Fr. Seraphim Michalenko was vice-postulator of the cause for St. Faustina Kowalska.
Fr. Seraphim Michalenko, MIC, who for more than 20 years was Vice Postulator for North America for the Canonization Cause of St. Faustina Kowalska, died February 11 at the Berkshire Medical Center in Pittsfield, Massachusetts. He was 90 and had contracted COVID-19.
Fr. Seraphim’s long career of promoting the Divine Mercy message includes having smuggled photographic images of the pages of St. Faustina’s Diary out of Communist-occupied Poland in the 1970s.
According to the Marians of the Immaculate Conception, Fr. Seraphim also served as Rector of the National Shrine of The Divine Mercy and Director of the John Paul II Institute of Divine Mercy, both located in Stockbridge, Massachusetts.
“He was a witness to the first miracle attributed to St. M. Faustina’s intercession that opened the way for her beatification in 1993, as well as the coordinator of the efforts that served to verify that miracle and a second one which made possible the adding of the Religious Sister to the list of saints on April 30, 2000,” the Marians said on their website.
Born August 30, 1930, in Adams, Massachusetts, Fr. Seraphim was one of 11 children of John and Victoria (Betleja) Michalenko, who immigrated to the United States in 1921 with their eldest daughter. John was a Ruthenian Catholic from what is now Slovakia and Victoria a Roman Catholic from what is now Poland.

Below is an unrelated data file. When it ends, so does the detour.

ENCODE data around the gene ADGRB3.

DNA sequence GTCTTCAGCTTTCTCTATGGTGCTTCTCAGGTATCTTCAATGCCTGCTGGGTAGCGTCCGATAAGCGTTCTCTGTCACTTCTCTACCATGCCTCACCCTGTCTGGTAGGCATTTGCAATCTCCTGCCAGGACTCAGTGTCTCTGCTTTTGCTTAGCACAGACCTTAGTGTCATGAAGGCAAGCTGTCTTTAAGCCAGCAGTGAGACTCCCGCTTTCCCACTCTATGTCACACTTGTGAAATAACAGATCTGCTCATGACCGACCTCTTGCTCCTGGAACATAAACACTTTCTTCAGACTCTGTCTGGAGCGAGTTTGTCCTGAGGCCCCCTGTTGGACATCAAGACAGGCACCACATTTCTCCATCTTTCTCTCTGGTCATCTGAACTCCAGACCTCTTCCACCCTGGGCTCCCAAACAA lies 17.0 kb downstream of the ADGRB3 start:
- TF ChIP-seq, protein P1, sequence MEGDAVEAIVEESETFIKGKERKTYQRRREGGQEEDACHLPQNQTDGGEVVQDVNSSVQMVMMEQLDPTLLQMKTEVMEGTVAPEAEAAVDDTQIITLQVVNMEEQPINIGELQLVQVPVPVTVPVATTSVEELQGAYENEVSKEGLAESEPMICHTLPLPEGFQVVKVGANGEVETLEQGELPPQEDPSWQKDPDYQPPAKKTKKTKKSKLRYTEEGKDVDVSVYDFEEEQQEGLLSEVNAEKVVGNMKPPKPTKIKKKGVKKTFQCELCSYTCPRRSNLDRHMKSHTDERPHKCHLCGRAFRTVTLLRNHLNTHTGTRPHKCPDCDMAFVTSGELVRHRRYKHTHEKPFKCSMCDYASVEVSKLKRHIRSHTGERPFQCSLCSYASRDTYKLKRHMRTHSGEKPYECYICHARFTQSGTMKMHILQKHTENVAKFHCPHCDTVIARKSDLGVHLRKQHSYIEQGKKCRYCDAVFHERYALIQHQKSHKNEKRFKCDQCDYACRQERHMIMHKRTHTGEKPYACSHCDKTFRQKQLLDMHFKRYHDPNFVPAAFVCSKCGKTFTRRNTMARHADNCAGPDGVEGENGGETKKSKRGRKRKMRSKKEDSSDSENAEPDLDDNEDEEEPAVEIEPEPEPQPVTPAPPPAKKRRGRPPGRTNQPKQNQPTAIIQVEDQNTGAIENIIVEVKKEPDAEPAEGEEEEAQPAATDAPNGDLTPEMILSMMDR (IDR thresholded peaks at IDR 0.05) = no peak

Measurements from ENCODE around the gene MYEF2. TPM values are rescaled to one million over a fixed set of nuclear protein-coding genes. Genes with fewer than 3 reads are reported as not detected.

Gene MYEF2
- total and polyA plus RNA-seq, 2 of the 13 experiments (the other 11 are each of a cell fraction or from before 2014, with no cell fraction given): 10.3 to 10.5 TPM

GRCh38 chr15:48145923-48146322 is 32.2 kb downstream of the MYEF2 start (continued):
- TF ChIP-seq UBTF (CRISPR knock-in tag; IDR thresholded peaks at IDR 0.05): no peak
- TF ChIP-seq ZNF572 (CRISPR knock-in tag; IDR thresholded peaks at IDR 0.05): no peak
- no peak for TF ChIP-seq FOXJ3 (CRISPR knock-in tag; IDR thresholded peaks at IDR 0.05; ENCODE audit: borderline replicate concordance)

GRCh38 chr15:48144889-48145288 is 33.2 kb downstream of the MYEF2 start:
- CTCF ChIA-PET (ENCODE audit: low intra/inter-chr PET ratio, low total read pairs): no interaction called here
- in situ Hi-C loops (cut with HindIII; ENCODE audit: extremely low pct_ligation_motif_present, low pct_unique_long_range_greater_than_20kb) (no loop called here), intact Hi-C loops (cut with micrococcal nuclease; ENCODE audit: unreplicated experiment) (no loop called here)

Seraphim Michalenko grew up attending St. Stanislaus Kostka church, which had beenbuilt by Polish immigrants. In the mid-1940s, the church was the first in the western hemisphere to have a Divine Mercy image enshrined in it.
It was also the home parish of another man who would eventually become key to spreading the Divine Mercy message around the world: Fr. Walter Pelczynski, MIC, who established the Mercy of God Apostolate on Eden Hill in nearby Stockbridge, now home of the National Shrine of The Divine Mercy. It was the pastor at St. Stanislaus, Fr. Edmund Kempinski, who helped pull together the down payment that helped the Marian Fathers purchase the property in Stockbridge.
Fr. Seraphim recalled first hearing about Divine Mercy when he was a boy of 13 or 14.
“When Fr. Walter came home for vacation one time, he visited my parents,” Fr. Seraphim recalled in an interview several years ago. “He told them the story of St. Faustina. He also mentioned how in 1931, our Lord appeared to St. Faustina in a vision and told her to paint His Image as He appeared to her and include the signature, ‘Jesus, I trust in You!'”
Fr. Seraphim was ordained a priest on Pentecost Sunday in 1956. He was a member of the St. Stanislaus Kostka Province of the Marians of the Immaculate Conception. With licentiate degrees from the Pontifical University of St. Thomas (The Angelicum) and the Pontifical Institute of Eastern Church Studies (The Orientale) in Rome, he lectured for several semesters in the Department of Theology at the Catholic University of America and served in seminary and formation positions for the Marians.
Fr. Seraphim also held various administrative roles in his St. Stanislaus Kostka Province and in the Congregation’s Generalate in Rome, as well as pastoral roles in Eastern-rite parishes in Australia, Ohio, Pennsylvania and Connecticut. He served as a core member of the Bethany House of Intercession for Bishops, Priests, and Deacons, a spiritual renewal movement for Catholic clergy in the 1970s, serving priests from all over the world.